Tuesday, 03 November 2009

Ban Wants More Than $100 Billion/Yr for Climate Change

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BanUnwilling to settle for a mere $100 billion a year, UN Secretary General Ban Ki-moon is demanding that First World nations dramatically increase their commitment to the wealth redistribution schemes planned for the UN Conference on Climate Change next month in Copenhagen.

An article (“UN secretary general calls for increase in pledged funding for climate change”) at Guardian.co.uk is reporting that Ban, apparently unmoved by the argument in the European Union which has erupted over how the EU will pay its "share" of the redistribution of wealth to the Third World, has decided that even more money will be needed. And Ban blames the United States for the failure to thus far reach the first $100 billion.

Money paid by rich countries to fight global warming will have to "be scaled up" from the $100bn a year on offer, the UN secretary general Ban Ki-moon said today.

Finance is the key, said Ban, to successful negotations on a global treaty to fight climate change, due to conclude at UN talks next month in Copenhagen....

Gordon Brown was praised by Ban as having originated the $100bn figure for the total global public and private funding needed each year by 2020 to tackle climate change. It would be spent on cutting emissions by providing green technologies, and on enabling countries to adapt to more frequent fierce storms and rising sea levels. The figure was adopted last week by the European Union as its official negotiating position for Copenhagen and is the only offer on the table so far.

"I think it can be a good start but it needs to be scaled up," said Ban.

Development groups have estimated the money needed at up to $400bn a year. But the amount by which it would need to increase was uncertain, he said: "We have to see how measures are effective. As time goes by we may need to change arrangements."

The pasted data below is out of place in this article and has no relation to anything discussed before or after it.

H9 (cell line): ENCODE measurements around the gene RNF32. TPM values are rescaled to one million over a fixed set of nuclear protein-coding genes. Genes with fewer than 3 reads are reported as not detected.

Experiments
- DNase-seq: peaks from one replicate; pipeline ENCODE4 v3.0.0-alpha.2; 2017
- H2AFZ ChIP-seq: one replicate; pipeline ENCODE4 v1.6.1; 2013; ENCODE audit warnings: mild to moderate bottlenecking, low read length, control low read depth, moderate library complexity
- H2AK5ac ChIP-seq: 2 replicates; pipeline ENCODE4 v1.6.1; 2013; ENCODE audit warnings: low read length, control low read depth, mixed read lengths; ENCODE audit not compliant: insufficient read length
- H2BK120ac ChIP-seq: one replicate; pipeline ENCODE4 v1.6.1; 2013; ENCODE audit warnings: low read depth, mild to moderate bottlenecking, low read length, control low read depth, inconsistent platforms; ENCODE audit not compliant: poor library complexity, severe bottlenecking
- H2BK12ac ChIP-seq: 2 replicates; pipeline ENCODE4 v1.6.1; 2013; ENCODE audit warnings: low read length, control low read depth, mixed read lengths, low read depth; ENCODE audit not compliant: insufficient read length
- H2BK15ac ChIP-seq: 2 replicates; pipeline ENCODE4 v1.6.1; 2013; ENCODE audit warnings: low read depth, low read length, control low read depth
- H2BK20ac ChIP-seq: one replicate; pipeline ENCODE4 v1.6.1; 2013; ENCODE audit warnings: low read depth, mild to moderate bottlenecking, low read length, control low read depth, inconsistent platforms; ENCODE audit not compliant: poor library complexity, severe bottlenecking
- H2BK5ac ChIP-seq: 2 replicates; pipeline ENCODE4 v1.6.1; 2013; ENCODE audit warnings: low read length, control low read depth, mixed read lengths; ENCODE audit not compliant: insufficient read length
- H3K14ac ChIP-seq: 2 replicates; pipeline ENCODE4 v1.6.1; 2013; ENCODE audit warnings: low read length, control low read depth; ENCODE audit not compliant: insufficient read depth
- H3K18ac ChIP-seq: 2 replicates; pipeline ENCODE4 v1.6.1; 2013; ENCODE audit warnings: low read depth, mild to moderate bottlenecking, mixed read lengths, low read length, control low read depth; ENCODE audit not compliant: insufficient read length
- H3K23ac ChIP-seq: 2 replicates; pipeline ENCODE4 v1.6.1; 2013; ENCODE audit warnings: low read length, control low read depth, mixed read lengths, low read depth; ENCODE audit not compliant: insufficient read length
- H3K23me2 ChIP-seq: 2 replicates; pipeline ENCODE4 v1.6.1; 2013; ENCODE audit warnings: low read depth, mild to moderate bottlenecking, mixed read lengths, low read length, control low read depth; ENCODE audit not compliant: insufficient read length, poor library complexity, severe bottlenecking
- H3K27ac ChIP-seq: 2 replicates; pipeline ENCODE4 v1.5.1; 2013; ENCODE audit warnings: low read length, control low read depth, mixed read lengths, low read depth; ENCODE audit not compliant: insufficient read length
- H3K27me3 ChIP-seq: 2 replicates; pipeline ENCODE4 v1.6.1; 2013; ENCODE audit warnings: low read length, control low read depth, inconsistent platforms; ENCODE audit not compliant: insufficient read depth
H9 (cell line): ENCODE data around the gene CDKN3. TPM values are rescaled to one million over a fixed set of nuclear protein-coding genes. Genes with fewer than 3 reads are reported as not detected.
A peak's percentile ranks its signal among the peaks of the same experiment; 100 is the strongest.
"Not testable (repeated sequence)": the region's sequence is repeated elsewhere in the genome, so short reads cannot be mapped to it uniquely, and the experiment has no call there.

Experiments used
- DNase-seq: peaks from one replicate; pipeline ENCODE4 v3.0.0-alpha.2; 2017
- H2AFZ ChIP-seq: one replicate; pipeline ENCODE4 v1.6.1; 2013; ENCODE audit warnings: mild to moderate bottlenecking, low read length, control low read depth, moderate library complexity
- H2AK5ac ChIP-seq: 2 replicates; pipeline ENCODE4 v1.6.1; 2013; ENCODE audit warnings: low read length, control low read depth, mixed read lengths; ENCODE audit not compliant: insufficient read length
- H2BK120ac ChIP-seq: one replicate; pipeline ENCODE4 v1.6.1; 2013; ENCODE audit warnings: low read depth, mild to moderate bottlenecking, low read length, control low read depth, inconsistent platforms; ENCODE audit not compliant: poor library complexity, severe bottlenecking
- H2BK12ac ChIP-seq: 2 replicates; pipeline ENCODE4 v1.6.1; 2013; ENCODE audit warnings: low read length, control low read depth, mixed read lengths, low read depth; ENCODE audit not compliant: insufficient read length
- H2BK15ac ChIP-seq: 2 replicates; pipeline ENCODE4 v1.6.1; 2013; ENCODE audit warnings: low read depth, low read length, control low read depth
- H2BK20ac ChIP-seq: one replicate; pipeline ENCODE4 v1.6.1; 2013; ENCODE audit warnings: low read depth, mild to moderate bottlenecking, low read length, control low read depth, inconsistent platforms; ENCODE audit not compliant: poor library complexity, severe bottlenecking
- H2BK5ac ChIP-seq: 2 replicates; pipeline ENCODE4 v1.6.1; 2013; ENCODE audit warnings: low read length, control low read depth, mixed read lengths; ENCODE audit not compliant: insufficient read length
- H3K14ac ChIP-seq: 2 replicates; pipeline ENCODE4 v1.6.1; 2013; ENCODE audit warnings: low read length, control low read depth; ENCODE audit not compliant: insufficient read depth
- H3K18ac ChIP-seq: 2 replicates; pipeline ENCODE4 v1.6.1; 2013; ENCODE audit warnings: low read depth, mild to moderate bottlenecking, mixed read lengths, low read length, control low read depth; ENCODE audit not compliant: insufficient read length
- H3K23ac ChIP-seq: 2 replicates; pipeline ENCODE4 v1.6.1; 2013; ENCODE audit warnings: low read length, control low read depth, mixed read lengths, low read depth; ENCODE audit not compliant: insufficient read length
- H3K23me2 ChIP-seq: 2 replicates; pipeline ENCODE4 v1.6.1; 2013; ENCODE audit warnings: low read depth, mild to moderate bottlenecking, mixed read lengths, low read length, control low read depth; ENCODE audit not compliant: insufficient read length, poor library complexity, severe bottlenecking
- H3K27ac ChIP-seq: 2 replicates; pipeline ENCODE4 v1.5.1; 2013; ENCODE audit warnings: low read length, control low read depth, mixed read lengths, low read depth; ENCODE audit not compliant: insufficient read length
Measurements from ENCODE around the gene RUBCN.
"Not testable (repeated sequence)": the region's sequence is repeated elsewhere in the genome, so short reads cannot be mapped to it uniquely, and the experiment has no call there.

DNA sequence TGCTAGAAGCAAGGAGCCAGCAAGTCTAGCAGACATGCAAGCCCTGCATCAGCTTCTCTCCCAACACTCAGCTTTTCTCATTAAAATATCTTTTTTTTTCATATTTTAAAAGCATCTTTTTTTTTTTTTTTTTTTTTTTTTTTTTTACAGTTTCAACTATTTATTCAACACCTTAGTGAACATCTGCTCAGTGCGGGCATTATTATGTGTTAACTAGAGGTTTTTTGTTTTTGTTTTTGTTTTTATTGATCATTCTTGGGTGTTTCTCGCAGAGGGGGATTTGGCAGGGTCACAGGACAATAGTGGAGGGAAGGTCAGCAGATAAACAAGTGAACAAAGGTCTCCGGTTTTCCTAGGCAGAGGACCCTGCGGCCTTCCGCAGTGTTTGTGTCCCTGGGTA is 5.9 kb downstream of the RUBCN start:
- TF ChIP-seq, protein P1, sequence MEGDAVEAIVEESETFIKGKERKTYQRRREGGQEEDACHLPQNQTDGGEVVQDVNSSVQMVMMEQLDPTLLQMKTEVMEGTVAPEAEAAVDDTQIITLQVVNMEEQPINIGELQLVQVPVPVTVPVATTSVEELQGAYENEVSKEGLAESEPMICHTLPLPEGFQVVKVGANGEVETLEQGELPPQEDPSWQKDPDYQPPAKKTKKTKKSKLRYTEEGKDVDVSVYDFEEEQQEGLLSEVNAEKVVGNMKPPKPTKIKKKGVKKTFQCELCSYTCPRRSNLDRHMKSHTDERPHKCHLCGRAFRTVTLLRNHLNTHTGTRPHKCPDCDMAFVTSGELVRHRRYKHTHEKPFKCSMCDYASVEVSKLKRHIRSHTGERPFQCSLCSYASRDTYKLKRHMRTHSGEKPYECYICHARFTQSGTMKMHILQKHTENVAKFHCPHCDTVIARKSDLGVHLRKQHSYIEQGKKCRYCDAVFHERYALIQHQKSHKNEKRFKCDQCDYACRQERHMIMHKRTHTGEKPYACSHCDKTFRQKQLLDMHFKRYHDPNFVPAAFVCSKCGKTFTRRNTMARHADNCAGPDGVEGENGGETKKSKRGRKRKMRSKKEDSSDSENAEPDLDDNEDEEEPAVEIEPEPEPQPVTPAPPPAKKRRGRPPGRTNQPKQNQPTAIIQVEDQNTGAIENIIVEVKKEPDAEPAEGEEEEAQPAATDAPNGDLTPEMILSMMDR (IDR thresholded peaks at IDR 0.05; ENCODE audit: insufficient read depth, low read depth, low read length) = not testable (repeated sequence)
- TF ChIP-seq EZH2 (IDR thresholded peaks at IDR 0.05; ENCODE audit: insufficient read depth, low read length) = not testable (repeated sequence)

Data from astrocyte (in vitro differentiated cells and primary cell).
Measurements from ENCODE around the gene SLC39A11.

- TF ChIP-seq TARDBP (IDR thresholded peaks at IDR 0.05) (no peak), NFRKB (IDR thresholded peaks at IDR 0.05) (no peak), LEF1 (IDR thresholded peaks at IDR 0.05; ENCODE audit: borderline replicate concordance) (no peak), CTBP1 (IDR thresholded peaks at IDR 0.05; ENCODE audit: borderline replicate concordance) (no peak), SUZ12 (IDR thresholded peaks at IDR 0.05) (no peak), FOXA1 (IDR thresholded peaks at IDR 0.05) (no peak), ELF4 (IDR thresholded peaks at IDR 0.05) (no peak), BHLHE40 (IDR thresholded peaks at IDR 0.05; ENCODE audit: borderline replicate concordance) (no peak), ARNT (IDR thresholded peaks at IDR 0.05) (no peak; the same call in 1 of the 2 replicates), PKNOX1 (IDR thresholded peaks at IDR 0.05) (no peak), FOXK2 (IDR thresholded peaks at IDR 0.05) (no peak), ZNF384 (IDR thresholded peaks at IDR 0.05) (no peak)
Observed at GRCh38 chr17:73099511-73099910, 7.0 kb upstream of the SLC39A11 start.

Ban's senior climate adviser, Janos Pasztor, added: "The needs are obviously much larger and it needs to be scaled up."

A crucial component of Ban’s drive for UN regulation of the international economy under the guise of enforcing a green economy is securing US financial support in the form of “cap and trade” legislation. Therefore, Ban plans to pressure the Senate to pass the Boxer bill.

Ban also revealed that he will next week meet all the US Senators involved in deliberations over the energy and climate bill. Agreement on that bill is seen as vital to negotiations, as without it the US team in Copenhagen will have little domestic mandate to agree a deal. The announcement of the personal intervention of the secretary general is a clear sign of the importance of the matter.

However, in a separate development, Democratic leaders in the Senate conceded today they would not attempt to vote through climate change legislation before Copenhagen. Barbara Boxer, the chair of the environment and public works committee, said the final draft of a climate change bill would be submitted to the US Environmental Protection Agency for a five-week analysis before being put to a vote. That in effect rules out a Senate vote before Copenhagen starts on 7 December.

If the Senate does not pass “cap and trade” legislation, there is a significant possibility that the UN’s agenda for Copenhagen may be delayed, or even derailed. With the U.S. federal deficit completely out of control, the economy in a steady decline, and a populace which is increasingly skeptical of the claims of environmentalists, Americans have good reason to ask why they should be asked to solve a problem which they do not think exists by giving money which they do not have to aid countries that are not grateful for what they have already been offered.

Photo of Ban Ki-moon: AP Images